By SAE Institute
Across our campuses, we have so many talented faculty who are experts at what they do. Recently, we sat down with Ken Candelas, an Instructor at our SAE Institute New York campus. Learn more about his background, advice for students, and what he loves most about working in audio.
What courses are you currently instructing?
I am currently teaching AT-101: Intro to Audio and AT-104: Advanced Audio/Post-Production.
Do you do other work outside of SAE Institute?
In addition to being an Interim Professor at our New York campus, I work freelance with corporate companies like ABC Good Morning America. I also serve as a monitor engineer for a touring act called The Cringe, led by the husband of Rachel Ray, John Cusimano.
Where did you study?
I got my high school diploma in Fine Arts at Fiorello H. LaGuardia High School, my Associates of Applied Science in Music Production at Queensborough Community College, and my Bachelors of Fine Arts (with a focus in audio technology) at City College of New York.
How did you decide on Audio as a career path?
I was actually debating on what I was looking to do in life when I was applying for college. I felt pretty determined to transition from art to music, and so I applied to Berklee College. Unable to afford the tuition, I looked toward a more local institution. I went into QCC and decided that instead of pursuing performance I would also learn the technical skills in audio. I am grateful for that decision every day.
What do you love most about your job?
The ability to know how to get what I want in a technical manner. There’s so much power in being a knowledgeable independent artist. This attitude is infectious with my students. They are passionate about becoming well-versed for their own personal development. Showing them that indie artists can also make a living in the new music industry in more ways than one is incredibly important.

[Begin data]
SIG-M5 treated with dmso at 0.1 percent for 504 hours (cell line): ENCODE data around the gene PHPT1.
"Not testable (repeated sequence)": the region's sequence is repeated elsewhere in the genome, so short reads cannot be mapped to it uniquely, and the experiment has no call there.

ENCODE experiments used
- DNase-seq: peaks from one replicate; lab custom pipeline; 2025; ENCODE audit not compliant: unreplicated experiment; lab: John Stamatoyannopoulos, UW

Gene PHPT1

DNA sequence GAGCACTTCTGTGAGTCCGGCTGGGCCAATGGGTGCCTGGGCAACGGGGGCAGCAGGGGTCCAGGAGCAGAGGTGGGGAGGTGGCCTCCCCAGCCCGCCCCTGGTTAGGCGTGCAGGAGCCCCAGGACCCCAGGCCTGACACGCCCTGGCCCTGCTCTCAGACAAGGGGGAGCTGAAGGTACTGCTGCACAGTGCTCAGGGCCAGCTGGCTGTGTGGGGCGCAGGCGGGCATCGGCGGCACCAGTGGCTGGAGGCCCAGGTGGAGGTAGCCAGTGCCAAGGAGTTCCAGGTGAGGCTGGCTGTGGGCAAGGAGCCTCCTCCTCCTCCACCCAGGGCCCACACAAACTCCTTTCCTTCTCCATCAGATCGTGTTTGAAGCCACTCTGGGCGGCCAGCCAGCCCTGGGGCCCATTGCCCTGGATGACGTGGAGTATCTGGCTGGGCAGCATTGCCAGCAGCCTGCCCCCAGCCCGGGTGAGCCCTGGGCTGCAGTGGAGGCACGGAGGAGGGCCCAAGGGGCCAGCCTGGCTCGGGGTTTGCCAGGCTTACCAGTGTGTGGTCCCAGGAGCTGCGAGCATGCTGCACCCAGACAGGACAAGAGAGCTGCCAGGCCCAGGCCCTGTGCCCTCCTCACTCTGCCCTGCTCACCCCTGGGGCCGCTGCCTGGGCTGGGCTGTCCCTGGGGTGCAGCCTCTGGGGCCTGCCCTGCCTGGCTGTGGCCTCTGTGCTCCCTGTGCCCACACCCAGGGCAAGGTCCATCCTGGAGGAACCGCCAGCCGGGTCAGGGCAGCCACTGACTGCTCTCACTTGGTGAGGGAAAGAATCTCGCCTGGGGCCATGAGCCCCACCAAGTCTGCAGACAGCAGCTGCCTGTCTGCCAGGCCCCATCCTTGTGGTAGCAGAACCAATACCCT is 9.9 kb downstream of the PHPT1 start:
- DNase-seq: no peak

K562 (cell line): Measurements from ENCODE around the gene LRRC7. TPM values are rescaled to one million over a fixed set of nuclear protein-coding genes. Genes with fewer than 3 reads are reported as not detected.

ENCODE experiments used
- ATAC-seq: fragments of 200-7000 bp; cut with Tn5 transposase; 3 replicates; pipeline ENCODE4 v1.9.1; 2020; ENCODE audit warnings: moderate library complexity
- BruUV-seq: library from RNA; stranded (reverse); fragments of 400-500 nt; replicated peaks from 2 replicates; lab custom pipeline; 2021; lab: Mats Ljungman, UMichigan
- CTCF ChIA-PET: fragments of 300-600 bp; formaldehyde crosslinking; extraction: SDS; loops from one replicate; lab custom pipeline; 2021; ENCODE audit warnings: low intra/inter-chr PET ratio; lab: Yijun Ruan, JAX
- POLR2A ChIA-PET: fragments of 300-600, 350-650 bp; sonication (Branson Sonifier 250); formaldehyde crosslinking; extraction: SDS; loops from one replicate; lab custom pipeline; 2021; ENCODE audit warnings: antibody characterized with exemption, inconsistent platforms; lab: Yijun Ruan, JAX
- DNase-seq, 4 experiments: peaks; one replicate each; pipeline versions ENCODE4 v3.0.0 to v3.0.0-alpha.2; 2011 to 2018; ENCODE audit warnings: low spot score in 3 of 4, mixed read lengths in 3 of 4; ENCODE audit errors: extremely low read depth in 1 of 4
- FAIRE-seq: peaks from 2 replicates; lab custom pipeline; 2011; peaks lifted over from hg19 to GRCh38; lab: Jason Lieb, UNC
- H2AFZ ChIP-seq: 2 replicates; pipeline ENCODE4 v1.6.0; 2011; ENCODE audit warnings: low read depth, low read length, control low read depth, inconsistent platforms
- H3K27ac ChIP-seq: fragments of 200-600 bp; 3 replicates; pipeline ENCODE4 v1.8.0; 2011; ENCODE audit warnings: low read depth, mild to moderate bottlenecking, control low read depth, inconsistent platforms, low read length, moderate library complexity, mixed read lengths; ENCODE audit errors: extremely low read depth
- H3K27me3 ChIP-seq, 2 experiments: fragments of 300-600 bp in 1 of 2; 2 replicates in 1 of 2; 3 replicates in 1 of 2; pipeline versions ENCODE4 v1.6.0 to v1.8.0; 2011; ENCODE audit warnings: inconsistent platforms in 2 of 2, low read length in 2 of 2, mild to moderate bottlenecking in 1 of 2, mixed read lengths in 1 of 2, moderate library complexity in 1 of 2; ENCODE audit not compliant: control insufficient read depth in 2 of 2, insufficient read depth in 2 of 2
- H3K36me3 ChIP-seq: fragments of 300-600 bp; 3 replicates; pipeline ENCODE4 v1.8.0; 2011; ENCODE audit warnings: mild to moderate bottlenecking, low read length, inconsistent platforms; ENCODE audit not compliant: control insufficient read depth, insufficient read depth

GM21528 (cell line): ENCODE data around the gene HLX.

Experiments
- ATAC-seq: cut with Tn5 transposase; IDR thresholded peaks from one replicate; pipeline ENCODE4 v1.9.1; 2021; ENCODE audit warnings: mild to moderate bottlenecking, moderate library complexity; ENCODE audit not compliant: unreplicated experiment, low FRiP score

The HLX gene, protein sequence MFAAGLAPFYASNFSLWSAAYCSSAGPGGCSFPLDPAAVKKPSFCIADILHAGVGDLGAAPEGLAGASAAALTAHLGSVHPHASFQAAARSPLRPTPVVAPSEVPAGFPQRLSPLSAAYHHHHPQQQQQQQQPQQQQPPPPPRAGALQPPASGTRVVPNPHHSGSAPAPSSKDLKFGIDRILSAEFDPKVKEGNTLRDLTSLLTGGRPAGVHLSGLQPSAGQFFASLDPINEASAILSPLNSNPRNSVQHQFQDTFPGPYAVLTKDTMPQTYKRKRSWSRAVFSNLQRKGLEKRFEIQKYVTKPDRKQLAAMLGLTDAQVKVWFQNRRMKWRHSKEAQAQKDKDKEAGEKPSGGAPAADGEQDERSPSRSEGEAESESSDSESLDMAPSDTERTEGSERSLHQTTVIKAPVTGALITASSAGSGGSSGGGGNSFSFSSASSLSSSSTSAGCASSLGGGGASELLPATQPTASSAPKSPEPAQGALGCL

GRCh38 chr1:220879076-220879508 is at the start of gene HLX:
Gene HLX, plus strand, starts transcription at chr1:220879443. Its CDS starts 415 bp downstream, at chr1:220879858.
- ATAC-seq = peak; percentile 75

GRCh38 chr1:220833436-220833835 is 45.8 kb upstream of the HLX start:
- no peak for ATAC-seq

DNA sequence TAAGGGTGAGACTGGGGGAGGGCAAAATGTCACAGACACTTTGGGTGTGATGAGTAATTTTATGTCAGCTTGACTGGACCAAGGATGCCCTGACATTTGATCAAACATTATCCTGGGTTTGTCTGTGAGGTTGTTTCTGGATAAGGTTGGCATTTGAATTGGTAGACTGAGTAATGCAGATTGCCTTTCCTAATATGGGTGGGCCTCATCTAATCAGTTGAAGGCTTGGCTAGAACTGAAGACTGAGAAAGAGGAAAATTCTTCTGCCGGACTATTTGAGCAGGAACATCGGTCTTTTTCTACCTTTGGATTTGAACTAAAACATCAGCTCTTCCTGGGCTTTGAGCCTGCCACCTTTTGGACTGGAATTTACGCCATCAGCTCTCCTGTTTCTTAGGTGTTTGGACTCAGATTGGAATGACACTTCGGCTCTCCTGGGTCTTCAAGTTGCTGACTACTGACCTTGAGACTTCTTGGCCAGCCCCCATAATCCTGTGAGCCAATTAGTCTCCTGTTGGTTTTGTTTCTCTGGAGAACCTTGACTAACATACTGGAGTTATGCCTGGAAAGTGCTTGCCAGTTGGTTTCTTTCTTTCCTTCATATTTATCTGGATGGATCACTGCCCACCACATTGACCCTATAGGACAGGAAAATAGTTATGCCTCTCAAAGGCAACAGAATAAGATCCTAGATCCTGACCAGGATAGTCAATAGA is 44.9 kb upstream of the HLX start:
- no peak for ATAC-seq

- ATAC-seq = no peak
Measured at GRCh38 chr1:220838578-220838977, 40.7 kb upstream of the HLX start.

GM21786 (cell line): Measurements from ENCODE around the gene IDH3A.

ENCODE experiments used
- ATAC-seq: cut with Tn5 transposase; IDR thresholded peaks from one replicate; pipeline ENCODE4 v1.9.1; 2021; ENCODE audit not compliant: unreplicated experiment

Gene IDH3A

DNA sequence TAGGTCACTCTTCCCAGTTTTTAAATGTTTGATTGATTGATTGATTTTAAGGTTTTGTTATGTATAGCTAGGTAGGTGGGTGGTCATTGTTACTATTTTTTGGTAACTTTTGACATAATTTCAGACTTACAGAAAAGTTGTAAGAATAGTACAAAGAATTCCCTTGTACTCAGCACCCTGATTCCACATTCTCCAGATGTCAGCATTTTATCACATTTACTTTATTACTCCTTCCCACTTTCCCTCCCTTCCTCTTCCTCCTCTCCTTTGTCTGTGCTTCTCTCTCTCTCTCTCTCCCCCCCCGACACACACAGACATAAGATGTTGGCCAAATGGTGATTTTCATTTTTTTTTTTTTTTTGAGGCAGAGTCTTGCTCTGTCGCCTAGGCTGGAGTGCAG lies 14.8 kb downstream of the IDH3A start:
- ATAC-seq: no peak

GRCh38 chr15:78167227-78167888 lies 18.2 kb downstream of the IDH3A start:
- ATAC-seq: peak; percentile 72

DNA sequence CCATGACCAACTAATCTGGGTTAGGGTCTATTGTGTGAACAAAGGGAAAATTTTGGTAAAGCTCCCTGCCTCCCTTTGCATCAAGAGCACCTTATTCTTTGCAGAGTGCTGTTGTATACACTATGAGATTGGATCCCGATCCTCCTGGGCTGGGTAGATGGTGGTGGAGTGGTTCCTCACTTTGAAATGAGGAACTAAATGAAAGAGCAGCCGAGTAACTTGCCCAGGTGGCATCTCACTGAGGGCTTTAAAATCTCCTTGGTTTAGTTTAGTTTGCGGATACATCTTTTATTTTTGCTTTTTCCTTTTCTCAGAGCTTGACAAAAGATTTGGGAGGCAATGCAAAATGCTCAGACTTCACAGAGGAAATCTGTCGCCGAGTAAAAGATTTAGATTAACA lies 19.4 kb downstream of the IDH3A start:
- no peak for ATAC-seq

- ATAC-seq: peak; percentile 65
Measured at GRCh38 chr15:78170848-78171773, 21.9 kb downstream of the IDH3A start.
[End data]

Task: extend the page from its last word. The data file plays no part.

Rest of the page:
Tell us a bit more about your experience outside of education?
My first audio gig was a recording of an orchestra with my own professor. I learned a ton by putting myself out there and getting the job done. If you truly enjoy it, you will be noticed. It’s a long, hard road (I’ve been in the industry for ten years now!) but it has brought so much abundance.
What challenges have you faced in the industry?
In this industry, you have to believe in yourself. If you let others tell you what they think of you and you internalize that, you’ll ultimately be doing yourself a disservice. Don’t be afraid to ask for a higher price (within reason to your experience).
Why SAE? What do you love most about teaching here?
SAE has some of the most engaged students ever! They made a choice to come here, and I am glad to oblige to their needs and wants. This is a place I can truly nurture their growth.
Which speed bumps have you hit in your career? What would you change if you could?
Some advice I can offer from my experience is, don’t take a job just because you think it will advance your career. Also, avoid working with people who demean your value, and never do things for free. Never take an insult and stay quiet because whoever said it is an award-winning artist or engineer. Be proud of what you bring to the table and know your worth.
Which are the most important skills you think students should have to be prepared for work after graduation?
Learning to listen. Don’t cut off the sentence of someone who’s trying to give you information. Don’t assume. Listen and be a sponge (with thick skin!). It’s always the details that trip you up.
What motto do you live by? Do you have a favorite quote that inspires you?
“Follow your north.” – my father, Hector Candelas
“Not everything sounds good… write that down.” – Randy Merrill
“The cheapest EQ on Pro Tools is better than your Massenburg.” – Vlado Meller
Anything we missed? Something you’d like to share about yourself or your experience?
Being an artist is what made me interested in audio. Don’t forget your roots! You can find my music, Homerik, in a genre called “cinematic metal” here: https://www.homerik.org